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A Slave Speaks Out in Bridgwater

Whilst British involvement had ceased, slavery in the southern states continued.  Frederick Douglass was born a slave in Maryland and taken from his mother whilst young.  He had several masters, some whipped him but one taught him to read and write.  Eventually he escaped, and disguised as a free-black sailor, reached New York.  The publication of his life story brought him fame.  He became a leading abolitionist and advisor to Abraham Lincoln, who encouraged him to tour and tell his story.

His travels brought him to Somerset where he delivered a lecture in Bridgwater.  On August 31, 1846, he told how in the southern slave states, he was still considered a runaway slave; how everything he did was dictated by his owners; how three million black slaves were denied the right of marriage; how there were 71 crimes for which blacks would be executed, but only one for whites; how slaves were branded with hot irons; how runaways were nailed to the wall by their ears.  He then appealed to his audience to do everything in their power to hasten the abolition of slavery.  The result of this was yet another petition, this time from the townsfolk of Bridgwater, Somerset to the people of Bridgewater, Massachusetts, one of the free states where slavery had already been abolished.  An exchange of cordial letters followed, the first of which was signed by no fewer than 1200 Bridgwater residents, with mutual admiration being expressed at great length, and Massachusetts explaining how slavery was not practised in that state.  The exchanges were simply gestures which no doubt left the people of Bridgwater, Somerset feeling much better about themselves and the people of Massachusetts feeling frustrated at their namesake’s lack of understanding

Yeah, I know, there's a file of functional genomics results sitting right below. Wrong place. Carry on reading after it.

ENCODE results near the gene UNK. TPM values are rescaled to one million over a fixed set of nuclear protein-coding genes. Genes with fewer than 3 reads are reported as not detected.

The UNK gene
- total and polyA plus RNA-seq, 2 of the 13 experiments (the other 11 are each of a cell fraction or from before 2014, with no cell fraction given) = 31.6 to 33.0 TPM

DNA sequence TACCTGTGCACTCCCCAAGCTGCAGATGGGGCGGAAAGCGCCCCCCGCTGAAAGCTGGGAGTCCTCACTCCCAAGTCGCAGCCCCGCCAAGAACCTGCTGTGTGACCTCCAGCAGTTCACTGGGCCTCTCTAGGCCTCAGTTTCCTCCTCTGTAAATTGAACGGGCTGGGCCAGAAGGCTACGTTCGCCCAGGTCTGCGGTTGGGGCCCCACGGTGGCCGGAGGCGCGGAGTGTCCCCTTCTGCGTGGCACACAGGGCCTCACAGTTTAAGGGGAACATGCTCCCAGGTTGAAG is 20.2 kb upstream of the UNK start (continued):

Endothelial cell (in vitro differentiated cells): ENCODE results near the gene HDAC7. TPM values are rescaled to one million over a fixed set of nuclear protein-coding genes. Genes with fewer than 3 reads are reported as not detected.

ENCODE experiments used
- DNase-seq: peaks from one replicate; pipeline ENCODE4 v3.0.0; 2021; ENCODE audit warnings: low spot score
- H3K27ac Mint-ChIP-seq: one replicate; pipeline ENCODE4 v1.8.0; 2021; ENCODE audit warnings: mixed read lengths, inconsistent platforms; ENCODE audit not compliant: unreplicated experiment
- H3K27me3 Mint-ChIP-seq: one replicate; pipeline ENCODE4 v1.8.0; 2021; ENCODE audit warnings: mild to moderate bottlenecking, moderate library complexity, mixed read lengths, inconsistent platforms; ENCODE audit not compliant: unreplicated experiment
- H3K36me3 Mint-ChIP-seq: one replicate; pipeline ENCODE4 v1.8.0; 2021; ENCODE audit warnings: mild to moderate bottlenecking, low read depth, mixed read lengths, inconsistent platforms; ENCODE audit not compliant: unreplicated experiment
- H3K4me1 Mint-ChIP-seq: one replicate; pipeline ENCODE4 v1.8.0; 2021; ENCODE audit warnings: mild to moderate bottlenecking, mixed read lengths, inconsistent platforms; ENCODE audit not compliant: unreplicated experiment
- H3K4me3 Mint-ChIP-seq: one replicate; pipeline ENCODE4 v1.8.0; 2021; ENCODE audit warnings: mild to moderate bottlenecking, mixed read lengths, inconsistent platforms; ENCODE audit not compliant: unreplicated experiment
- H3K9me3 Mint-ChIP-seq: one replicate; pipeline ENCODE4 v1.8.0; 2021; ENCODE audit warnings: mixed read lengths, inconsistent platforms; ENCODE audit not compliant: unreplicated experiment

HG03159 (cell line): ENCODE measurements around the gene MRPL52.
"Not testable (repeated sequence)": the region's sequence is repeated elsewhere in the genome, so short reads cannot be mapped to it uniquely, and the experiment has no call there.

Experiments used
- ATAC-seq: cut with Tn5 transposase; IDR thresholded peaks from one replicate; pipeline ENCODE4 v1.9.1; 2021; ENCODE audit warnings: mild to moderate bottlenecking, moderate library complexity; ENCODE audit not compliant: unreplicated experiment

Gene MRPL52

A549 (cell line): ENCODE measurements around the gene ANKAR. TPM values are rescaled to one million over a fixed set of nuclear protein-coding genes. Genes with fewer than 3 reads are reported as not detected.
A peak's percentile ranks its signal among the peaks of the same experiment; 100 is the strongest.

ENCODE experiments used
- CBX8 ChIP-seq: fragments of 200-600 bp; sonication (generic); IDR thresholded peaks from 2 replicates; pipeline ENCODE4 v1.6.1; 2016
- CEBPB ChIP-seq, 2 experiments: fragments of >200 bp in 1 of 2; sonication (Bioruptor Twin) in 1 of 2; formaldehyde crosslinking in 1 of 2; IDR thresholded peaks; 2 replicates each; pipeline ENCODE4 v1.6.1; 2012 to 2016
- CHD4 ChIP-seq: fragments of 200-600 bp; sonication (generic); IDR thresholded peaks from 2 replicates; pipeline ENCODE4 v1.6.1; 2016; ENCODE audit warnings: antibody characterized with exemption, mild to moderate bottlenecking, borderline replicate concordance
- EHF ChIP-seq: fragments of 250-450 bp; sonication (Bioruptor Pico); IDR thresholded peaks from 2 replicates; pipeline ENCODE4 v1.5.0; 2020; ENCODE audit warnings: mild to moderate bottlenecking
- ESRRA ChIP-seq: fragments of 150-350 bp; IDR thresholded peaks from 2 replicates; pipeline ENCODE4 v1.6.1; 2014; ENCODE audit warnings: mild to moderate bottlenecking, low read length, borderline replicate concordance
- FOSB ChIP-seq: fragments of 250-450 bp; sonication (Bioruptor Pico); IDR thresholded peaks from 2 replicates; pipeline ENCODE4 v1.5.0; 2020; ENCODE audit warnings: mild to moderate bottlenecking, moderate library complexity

William Jolley Nicholls

Some wrote letters, others took more positive action in the battle against slavery.  In Bridgwater’s Bristol Road cemetery is the grave of William Jolley Nicholls.  On his tombstone is engraved “Fought in the American Civil War for the abolition of slavery”.  Aged 79 when he died, he was wounded in the civil war and took part in the Battle of Mobile Bay.  Sometimes the sword is mightier than the pen.

Text Copyright © 2008 Roger Evans

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